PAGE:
Blues aside, small classes are ‘great’

Around this time of year, it’s easy to get sucked into the I-hate-school frame of mind. 

With midterms around the corner, winter still in full blast and what seems like a forever amount of time until April 30, a lot of students, including myself, are dealing with some mid-semester blues.

But it’s not the school’s fault we feel this way.

Even if we all went to different colleges and universities, we would still have these struggles.

Honestly, I love UDM, for a lot of reasons.

I know the majority of my professors genuinely care about my success and wellbeing. 

I have had few professors here that I felt were unapproachable or unfriendly.

My largest class has 15 students.

This is such a perk, specific to UDM.

Small classes mean more discussion, specific attention and, in my opinion, more learning.

I love that nearly all of my classes are discussion based rather than straight lectures.

Because classes are so small and professors are so caring, we can coordinate trips outside of the classroom for an even deeper look at things or just for fun.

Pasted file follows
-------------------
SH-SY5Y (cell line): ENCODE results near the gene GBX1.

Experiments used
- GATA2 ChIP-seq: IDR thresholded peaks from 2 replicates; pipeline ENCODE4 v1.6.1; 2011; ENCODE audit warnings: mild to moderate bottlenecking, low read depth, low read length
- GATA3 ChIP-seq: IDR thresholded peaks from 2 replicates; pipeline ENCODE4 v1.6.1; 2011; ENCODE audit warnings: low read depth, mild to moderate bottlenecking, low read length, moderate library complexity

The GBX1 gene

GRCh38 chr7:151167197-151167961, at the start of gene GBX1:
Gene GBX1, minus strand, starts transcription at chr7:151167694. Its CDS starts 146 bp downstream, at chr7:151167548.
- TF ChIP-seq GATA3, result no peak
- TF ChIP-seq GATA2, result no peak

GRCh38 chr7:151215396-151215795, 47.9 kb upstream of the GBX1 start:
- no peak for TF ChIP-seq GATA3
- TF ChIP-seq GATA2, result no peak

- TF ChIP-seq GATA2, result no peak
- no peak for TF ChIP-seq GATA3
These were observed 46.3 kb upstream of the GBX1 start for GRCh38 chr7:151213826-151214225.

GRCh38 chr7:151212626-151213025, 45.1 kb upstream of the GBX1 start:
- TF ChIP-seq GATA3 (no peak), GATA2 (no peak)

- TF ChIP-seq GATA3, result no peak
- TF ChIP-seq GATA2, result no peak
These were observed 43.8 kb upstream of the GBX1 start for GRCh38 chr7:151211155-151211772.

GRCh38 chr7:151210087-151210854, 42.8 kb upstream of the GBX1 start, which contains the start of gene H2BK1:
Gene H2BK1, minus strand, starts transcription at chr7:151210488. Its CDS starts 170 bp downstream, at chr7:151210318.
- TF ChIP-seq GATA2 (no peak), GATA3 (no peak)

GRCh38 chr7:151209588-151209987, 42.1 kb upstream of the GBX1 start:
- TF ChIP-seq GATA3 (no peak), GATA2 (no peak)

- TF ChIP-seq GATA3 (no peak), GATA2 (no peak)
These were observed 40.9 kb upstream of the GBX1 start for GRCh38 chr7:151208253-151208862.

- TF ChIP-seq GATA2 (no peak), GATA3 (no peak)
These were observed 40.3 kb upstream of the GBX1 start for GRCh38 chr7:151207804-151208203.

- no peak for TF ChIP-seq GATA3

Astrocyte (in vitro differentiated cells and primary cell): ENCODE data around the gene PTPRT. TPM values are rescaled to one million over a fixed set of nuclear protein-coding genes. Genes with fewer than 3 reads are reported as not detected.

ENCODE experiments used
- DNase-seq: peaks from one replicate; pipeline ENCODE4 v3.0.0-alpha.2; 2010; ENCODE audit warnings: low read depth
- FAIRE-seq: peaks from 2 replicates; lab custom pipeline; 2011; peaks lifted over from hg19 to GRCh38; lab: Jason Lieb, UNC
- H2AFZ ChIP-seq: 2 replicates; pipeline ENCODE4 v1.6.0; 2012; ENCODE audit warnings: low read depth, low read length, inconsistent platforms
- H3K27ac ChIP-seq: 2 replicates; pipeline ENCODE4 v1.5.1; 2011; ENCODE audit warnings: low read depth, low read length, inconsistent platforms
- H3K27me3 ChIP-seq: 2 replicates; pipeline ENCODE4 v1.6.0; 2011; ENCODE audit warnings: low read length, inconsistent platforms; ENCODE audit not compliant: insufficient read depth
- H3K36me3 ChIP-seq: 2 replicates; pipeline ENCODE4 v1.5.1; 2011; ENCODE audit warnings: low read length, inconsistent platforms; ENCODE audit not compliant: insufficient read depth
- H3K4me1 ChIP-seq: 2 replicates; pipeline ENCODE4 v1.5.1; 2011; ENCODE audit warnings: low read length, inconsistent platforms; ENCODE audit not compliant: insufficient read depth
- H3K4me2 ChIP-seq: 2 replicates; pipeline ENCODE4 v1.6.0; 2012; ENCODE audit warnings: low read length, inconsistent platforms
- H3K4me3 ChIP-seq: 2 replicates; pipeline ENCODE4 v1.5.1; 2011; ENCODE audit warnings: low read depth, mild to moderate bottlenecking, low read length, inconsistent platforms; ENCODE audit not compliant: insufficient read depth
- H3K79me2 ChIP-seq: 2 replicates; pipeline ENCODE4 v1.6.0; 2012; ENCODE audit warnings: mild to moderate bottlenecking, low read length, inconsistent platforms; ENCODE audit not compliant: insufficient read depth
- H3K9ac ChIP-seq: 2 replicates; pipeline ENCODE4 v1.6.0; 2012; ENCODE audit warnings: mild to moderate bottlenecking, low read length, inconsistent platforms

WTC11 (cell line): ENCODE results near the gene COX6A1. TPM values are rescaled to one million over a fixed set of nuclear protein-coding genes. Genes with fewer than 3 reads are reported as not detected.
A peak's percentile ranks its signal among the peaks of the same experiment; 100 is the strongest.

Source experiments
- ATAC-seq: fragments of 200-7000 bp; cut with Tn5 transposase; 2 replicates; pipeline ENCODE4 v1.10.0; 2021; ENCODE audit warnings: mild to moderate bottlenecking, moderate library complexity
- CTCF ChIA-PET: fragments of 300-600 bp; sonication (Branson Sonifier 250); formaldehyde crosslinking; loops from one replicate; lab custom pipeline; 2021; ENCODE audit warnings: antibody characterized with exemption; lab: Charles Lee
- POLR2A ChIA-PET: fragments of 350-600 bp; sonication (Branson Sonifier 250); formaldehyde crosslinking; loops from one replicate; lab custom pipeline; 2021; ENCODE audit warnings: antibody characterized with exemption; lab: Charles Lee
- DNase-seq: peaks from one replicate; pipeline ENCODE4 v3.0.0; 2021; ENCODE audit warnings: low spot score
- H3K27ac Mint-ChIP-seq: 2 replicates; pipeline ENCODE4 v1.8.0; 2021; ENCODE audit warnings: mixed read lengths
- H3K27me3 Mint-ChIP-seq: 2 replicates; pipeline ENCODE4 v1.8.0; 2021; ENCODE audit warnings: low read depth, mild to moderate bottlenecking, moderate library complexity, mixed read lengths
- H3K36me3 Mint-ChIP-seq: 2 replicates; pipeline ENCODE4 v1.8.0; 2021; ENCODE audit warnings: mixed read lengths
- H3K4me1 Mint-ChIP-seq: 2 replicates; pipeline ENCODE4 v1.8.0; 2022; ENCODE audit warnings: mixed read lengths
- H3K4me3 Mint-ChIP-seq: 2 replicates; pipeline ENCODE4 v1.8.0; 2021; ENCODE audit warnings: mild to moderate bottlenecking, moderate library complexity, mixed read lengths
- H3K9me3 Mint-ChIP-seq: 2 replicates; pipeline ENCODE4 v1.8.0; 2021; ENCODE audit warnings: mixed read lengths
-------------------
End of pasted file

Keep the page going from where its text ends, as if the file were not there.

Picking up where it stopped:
I love that I can really get to know my classmates during class.

Whether through group discussions, presentations or general class chats, I feel as if I have gotten to know a lot of new people over the semesters.

Even administration and staff get to know students on occasion.

I can’t count how many people have approached me or emailed me to tell me that they liked one of my news stories or one of my columns.

They don’t have to do that, but they choose to.

Some students use the slogan “Great things” sarcastically on occasion, but there are quite a few people at this university who really do want great things for us.

Of course, nothing is perfect, but there are a lot of hard working and dedicated people here, students included, and that is all I can ask for.

Your time here is what you make of it.

There are amazing opportunities but you have to be willing to find them and embrace them.

Mid-terms and finals are always the hardest parts of the semester, but the rest is generally pretty good.

So keep on keeping on, fellow peers. 

We are going to come out on top one day, and be able to say we achieved all the “Great things.”

Daniel is VN news editor